Behçet´s disease

Your immune system by design fights off infections of all types as well as gets rid of cells that are becoming abnormal and could lead to cancer. Once it recognizes that something requires action, it will rev up and usually builds up a response that is in balance with the opponent. A simple scratch will cause localized swelling and pain, while a full blown flu will cause you to feel generally ill for a several hours to a few days with sniffles, chills and sore muscles.

While we do not know the cause of Behçet’s disease, the immune system appears to respond to simple insults such as a scratch with too much energy. A scratch can lead to a pustule or sore. Whatever is the trigger to an ocular inflammatory episode, it leads to a massive inflammatory response with transient, sometimes permanent loss of vision. Each attack can last from many hours to a few weeks. One characteristic of Behçet’s disease is that it affects vessels causing what is known as a vasculitis. Behçet´s disease is a systemic disease that can affect many organs individually or at the same time. Inflammation inside the eye occurs in more than half the cases of Behçet’s disease causing blurred vision, pain and redness with a sudden onset.

What does a patient experience?

In addition to eye symptoms, Behçet's disease commonly results in recurrent ulcers in the mouth (resembling canker sores) and on the genitals. It may also cause various types of skin lesions including the odd response to skin injury described above, inflammation of the joints, bowel inflammation. It can also affect the brain causing meningitis (inflammation of the membranes of the brain and spinal cord), or cause memory loss, impaired speech, balance and movement.

Each episode of inflammation has generally a dramatic onset leading to severe impairment. After lasting a few weeks it disappears and does not cause permanent damage. However, with repeated events, the function of the joint, eyes or other organs can progressively be impaired permanently.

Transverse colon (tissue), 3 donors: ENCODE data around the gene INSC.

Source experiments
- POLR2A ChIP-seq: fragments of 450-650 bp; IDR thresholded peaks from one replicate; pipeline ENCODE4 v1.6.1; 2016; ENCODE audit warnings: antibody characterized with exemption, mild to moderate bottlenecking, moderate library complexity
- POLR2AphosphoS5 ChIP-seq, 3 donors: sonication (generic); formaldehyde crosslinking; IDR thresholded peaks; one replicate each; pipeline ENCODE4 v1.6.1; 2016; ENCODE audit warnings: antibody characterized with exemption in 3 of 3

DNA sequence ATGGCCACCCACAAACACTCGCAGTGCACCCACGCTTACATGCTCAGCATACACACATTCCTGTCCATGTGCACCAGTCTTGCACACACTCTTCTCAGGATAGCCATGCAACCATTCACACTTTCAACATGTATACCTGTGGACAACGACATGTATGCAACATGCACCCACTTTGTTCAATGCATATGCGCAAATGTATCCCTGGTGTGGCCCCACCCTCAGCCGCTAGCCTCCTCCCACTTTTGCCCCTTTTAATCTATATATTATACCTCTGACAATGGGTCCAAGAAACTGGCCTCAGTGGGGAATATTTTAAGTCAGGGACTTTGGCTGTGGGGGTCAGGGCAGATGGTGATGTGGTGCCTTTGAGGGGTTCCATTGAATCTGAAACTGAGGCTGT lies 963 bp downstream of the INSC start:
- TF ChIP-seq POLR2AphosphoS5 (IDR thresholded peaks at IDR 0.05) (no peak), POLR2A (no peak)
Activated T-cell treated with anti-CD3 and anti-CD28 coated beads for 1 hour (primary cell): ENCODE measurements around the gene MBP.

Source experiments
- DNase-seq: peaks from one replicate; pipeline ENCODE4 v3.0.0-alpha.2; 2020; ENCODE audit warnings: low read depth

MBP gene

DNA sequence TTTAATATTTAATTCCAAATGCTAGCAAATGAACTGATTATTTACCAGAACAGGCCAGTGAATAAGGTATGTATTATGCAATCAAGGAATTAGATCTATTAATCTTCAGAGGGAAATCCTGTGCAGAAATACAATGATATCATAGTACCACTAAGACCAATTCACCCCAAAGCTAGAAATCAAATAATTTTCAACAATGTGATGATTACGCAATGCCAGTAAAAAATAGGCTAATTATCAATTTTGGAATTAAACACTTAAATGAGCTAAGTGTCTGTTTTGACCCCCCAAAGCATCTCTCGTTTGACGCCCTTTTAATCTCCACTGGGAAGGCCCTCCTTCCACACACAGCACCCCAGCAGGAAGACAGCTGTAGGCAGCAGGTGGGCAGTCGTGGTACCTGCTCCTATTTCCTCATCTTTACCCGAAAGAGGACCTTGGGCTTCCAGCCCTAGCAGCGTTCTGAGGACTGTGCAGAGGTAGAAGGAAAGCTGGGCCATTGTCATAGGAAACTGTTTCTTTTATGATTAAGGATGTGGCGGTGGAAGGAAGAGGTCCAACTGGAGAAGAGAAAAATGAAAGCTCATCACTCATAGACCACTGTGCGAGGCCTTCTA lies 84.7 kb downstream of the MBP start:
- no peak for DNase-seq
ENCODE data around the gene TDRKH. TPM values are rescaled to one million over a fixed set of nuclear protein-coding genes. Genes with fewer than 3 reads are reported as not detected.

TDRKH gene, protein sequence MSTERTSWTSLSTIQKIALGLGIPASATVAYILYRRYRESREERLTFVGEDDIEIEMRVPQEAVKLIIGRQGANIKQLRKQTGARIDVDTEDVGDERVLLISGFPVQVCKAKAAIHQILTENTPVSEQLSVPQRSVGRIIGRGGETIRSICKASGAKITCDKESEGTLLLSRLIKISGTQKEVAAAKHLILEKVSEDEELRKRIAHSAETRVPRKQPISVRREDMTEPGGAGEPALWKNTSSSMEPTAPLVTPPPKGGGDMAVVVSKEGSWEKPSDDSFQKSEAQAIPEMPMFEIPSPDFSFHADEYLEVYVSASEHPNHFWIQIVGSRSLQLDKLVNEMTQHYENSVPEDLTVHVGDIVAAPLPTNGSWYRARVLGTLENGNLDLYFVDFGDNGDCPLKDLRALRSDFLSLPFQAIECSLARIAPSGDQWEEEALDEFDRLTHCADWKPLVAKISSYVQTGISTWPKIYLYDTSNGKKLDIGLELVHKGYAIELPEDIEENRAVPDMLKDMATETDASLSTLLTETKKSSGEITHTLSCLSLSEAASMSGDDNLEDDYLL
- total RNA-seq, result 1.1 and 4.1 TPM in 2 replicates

Some patients have attacks only once a year, others every month. Each individual is different.

What can be done?

The treatment for Behçet's disease is based on treating the symptoms to reduce discomfort and to prevent serious complications. Medication may be used to reduce inflammation and to regulate the immune system. Immunosuppressive therapy is also sometimes required.

As Behçet's disease affects different parts of the body, patients usually need to visit several different doctors for treatment. It may be helpful to have one doctor able to coordinate all the treatments and to monitor any side effects from the various medications. Often this doctor will be a rheumatologist, who is a specialist in treating inflammatory disorders like arthritis. If the main symptomatology is ocular, an ophthalmologist specialized in ocular inflammation can help coordinate the treatment. The monitorization of drug levels and the surveillance of side effects will often require periodic blood tests which will be ordered and evaluated in conjunction with your family practitioner.

The treatment of a disease such as Behçet’s requires a close collaboration between the treating physicians and the patient. We need to know how well you respond to your treatment, what side effects you are experiencing (if any), and how well you follow your treatment. Our aim will always be to find the most effective treatment or combination capable of preventing the flare-ups while avoiding short and long term side effects.

Corticosteroids, given systemically or locally, are useful for managing symptoms in early stages of the disease and for acute severe flares. Immunosuppressive drugs can be used to help reduce inflammation throughout the body, and to lessen the number of disease flares. Immunosuppressive drugs are often used for Behçet's patients who develop recurrent eye disease that threatens vision and could lead to permanent vision loss. Various immunosuppressors can be considered on an individual basis such as cyclosporine, mycophenolate, interferon, anti-TNF antibodies such as infliximab, rituximab, or still other agents.

Still a word about medication safety

All medications have potential side effects whether they are taken by themselves or in combination with other herbal, over-the-counter and prescription medications. It is therefore important for patients to discuss the benefits and potential side effects of all their medications with their doctor, and report any untoward effects. Your MD will discuss with you the major side effects of your medication; the product listing will give you a more complete list of known side effects.